By James Devin, Webedia Entertainment
Ours is an industry built upon the privilege of entertaining the masses. Each year we witness the birth of cult favorites, new memorable one-liners, mainstream successes, and indie triumphs. As marketers, we strive to deliver that perfect message to both loyal patrons and casual moviegoers through any digital, print, social, or broadcast medium at our disposal to entice would-be moviegoers to see these instant classics in our auditoriums. Aided by evolving technology like the reemergence of 3D, PLF, 4D seating, and myriad premium sound formats and amenities such as food delivery, bar access, and luxury and reserved seating, our job has become more fun, if not easier.
But what about those valued guests who cannot experience all of the amenities our cinemas have to offer?
Every marketer in our industry is keenly aware that many of our guests are unable to enjoy the full experience modern cinema has to offer, and they factor that into their marketing plans. The challenge before us, however, grows more complicated with each new technology and communication innovation.
To aid us in our mission to ensure that all our guests are properly accommodated and entertained, the Americans with Disabilities Act (ADA) has provided several guidelines for best practices to address all aspects of the moviegoing experience; from online discovery to in-house accessibility and enjoyment of feature films.
In November, NATO prepared an introductory FAQ to assist exhibitors in exploring issues specific to the topic of reserved seating and how that can potentially affect a specific segment of the moviegoing population and their companions. While not completely exhaustive, and coming with the recommendation to consult with legal counsel, the preliminary FAQ has some great advice for exhibitors who are currently offering or considering offering reserved seating. If you missed it, you can find the guide at https://www.ada.gov/regs2016/movie_rule.htm.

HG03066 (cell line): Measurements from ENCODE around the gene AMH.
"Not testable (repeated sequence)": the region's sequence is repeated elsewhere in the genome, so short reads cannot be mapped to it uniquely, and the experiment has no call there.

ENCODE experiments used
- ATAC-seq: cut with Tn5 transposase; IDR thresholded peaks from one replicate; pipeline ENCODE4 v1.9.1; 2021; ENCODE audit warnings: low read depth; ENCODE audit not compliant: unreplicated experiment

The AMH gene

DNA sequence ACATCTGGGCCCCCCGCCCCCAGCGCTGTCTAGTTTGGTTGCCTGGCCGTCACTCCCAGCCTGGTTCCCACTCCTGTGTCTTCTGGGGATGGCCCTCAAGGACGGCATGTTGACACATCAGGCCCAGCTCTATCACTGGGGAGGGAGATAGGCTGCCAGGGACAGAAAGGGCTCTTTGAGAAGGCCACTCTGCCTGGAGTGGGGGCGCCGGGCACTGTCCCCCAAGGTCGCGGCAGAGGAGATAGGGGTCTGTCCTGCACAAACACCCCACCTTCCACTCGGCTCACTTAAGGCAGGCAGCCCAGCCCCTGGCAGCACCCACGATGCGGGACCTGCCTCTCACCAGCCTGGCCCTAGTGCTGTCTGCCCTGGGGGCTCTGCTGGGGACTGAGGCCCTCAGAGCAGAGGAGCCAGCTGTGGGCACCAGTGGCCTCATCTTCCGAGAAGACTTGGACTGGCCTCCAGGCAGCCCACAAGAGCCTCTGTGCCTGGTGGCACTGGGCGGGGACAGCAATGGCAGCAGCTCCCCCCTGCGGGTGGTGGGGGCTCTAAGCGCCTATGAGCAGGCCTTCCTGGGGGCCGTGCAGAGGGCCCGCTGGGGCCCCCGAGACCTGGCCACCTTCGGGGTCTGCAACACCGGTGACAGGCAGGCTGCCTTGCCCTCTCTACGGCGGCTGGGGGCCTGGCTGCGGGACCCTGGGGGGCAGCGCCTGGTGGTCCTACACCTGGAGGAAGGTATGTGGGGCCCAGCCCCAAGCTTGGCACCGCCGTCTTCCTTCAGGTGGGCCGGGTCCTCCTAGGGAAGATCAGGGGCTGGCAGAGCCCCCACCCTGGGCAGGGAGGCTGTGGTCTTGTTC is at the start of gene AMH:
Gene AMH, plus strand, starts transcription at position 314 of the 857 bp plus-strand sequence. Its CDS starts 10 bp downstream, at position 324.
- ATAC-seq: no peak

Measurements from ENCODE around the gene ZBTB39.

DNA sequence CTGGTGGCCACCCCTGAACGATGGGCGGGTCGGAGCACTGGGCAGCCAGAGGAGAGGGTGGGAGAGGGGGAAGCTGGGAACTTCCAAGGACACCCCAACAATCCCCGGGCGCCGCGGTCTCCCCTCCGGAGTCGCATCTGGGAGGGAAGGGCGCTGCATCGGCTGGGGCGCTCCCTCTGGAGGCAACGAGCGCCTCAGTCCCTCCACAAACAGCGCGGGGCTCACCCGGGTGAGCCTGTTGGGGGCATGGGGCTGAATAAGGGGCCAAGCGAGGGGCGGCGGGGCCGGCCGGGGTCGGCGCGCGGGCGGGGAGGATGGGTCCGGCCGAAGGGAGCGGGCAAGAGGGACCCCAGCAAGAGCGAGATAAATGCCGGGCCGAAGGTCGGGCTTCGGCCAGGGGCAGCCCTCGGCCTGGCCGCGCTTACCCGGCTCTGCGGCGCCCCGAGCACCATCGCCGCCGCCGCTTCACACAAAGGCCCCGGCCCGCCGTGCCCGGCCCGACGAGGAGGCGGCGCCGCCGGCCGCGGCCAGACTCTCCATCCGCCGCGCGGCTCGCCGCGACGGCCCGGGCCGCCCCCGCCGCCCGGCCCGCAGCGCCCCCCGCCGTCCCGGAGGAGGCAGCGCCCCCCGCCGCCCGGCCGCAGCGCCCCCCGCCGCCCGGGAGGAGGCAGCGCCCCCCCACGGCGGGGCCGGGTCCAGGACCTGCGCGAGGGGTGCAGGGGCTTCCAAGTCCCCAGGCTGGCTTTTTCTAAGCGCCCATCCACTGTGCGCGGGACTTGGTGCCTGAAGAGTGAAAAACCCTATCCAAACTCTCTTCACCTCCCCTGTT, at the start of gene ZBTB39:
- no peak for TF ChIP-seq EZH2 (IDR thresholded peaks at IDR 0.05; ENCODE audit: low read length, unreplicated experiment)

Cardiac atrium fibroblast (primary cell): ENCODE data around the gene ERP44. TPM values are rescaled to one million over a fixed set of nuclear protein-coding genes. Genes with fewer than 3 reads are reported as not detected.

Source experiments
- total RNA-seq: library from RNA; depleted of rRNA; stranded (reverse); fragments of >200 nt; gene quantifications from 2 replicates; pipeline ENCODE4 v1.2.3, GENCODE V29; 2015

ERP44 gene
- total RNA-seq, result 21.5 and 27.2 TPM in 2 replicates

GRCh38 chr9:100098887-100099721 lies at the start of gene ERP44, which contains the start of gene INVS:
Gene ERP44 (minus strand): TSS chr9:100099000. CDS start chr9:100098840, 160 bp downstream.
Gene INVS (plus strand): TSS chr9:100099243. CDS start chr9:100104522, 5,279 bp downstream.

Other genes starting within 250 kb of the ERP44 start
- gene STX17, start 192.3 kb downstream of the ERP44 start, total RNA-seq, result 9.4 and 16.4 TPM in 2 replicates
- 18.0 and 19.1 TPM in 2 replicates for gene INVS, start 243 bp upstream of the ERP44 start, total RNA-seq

Regardless of specific reserved-seating availability, every exhibitor should spend some time reviewing the best practices for physical and digital accessibility. The ADA website (www.ada.gov) has several documents available that address physical location and digital presentation of show times and available accessibility to amenities.
Some simple steps you can take immediately include:
- Indicate accessibility options with show times wherever possible (CC/DVS).
- Have a clear policy for the use of accessible seating in your auditoriums and post it in lobby and online (please consult legal counsel).
- Check your digital presence for potential ADA compliancy issues (wave.webaim.org).
Our goal as marketers is to inform, engage, entice, and accommodate all of our patrons. Brand loyalty and the success of our campaigns are driven by succinct and comprehensive messaging, and with a few readily available tips, we can ensure that all of our guests enjoy the most robust movie experience we can offer.
The movies continue to offer the best opportunity for an enjoyable leisure experience, and if we are willing to meet our guests where they are, we will continue to thrive as an industry. Each new innovation should be celebrated for its achievement and we should, as marketers, strive to make them accessible to all.
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